Easy Rider, Part II

Trip Start Feb 26, 2006
Trip End Sep 16, 2006

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Flag of Cambodia  ,
Sunday, May 7, 2006

You may think we're crazy to take on Cambodia on a motorcycle by ourselves.

Or you may just think we're crazy for taking on Cambodia at all. Point taken.

In fact our decision to ride the 23 kilometers (from the colonial town of Kampot to the seaside town of Kep) was governed by the fact that we has been squeezed into so many tiny cars and crammed and pryed and shoehorned and bumped around on buses without any kind of suspension (is there such thing as negative suspension?) that we were in dire need of some wind in our face and some bugs in our teeth. Truly.

Despite Cambodia's legendarily awful potholed dirt roads, this streth of highway was quite nicely paved all the way and took us through some beautiful stretches of small villages, bamboo houses built on stilts, rice paddies and some of the most beautiful, pristine landmine country we've ever seen.

In fact Cambodia has been torn apart by both internal and external conflict for so long that there is really no telling how many secret land mine fields still exist, and every so often someone finds one in the most tragic of ways and suddenly has no choice to earn their living other than to hobble up to tourists in the street, with an outstretched hat and a tragic look on their faces.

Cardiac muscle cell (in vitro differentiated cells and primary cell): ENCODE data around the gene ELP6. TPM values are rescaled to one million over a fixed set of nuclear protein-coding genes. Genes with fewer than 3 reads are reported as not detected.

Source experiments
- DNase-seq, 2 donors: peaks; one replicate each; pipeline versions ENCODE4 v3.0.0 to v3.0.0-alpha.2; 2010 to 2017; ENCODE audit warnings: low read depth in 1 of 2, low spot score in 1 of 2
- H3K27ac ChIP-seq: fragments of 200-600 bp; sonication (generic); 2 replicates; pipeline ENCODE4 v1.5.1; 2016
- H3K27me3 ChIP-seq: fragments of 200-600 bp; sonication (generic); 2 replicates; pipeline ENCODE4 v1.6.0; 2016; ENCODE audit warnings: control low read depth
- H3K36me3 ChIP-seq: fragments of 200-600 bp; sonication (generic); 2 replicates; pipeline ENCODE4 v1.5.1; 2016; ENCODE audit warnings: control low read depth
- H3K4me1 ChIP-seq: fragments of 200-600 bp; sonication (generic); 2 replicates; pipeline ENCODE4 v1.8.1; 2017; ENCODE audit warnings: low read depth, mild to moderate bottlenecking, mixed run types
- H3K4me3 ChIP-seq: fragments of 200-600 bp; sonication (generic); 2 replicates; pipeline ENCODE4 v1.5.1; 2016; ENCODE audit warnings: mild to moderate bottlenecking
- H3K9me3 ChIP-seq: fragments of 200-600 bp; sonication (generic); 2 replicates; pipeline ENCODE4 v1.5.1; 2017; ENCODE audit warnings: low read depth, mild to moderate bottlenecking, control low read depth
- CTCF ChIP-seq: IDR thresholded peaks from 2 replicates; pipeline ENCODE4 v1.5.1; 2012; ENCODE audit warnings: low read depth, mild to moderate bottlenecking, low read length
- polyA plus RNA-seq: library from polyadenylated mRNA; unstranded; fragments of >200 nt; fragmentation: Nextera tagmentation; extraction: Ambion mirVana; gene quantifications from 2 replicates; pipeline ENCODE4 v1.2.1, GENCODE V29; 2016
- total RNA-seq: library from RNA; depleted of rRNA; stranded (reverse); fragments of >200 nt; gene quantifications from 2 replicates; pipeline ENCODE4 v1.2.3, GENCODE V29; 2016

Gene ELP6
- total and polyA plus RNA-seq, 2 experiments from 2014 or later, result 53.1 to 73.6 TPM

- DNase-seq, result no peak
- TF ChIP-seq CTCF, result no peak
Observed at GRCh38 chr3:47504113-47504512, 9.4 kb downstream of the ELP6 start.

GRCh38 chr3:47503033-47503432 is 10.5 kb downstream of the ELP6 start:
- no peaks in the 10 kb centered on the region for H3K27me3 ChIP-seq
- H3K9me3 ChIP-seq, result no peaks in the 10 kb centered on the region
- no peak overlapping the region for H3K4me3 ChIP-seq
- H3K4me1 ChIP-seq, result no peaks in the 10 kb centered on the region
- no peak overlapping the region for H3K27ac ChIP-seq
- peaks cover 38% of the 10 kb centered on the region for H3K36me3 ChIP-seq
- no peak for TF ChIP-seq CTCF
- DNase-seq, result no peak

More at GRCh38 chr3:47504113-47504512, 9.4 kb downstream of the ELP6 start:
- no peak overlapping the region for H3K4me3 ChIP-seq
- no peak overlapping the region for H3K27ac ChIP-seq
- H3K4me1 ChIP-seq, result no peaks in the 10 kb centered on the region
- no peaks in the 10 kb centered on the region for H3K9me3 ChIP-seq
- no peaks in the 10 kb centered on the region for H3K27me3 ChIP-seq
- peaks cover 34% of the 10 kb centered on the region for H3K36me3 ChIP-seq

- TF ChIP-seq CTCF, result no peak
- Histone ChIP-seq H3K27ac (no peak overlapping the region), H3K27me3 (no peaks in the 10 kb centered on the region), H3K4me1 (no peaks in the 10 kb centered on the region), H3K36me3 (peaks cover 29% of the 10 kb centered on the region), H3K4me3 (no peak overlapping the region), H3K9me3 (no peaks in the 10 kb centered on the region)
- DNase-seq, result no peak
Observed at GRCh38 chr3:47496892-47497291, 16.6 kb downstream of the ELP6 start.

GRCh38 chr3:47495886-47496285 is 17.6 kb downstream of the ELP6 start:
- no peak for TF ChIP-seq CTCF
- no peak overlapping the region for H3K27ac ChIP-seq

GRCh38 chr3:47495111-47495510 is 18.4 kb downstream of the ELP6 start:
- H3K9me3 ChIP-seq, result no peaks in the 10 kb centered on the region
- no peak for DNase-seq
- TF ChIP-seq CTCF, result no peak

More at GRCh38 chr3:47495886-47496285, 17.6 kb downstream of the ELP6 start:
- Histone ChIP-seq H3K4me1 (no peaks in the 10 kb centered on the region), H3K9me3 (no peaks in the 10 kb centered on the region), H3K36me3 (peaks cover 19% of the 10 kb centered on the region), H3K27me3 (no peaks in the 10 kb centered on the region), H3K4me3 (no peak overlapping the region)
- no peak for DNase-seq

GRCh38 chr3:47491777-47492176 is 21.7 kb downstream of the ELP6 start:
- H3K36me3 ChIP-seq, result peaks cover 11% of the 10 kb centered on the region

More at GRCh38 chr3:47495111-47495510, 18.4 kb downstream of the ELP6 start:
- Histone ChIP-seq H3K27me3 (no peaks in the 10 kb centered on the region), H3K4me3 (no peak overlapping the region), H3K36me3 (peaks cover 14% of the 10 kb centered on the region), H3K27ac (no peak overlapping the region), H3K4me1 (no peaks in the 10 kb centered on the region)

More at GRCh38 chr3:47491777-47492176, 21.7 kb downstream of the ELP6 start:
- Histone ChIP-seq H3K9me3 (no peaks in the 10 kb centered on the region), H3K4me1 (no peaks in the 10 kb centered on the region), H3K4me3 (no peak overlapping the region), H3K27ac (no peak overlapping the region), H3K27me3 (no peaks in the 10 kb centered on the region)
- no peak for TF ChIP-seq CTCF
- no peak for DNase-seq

What's worse is that we're discovering in talking to local people that the government has no interest in helping these poor souls as they seem interested in only helping themselves to enough bribes to buy Lexus SUVs. It's quite a desperate and pathetic situation here overall, with no solution on the horizon apart from yet another bloody revolution.

However despite all of this tragic history, as we rode our motorbike through their villages and past their houses the Cambodian people always waved to us, always shouted "Hello! How are you?", bringing a moment of diversion as we passed quickly in and out of their lives.

We do feel happy to know that Cambodians still are able to maintain a smile, and that despite having very little other than their families and the houses they've built themselves out of bamboo reeds and thatched dried grass, that they still somehow seem to be happy. Life is difficult, no doubt, but not impossible. They've been through much worse, as we were to find out in Phnom Penh.
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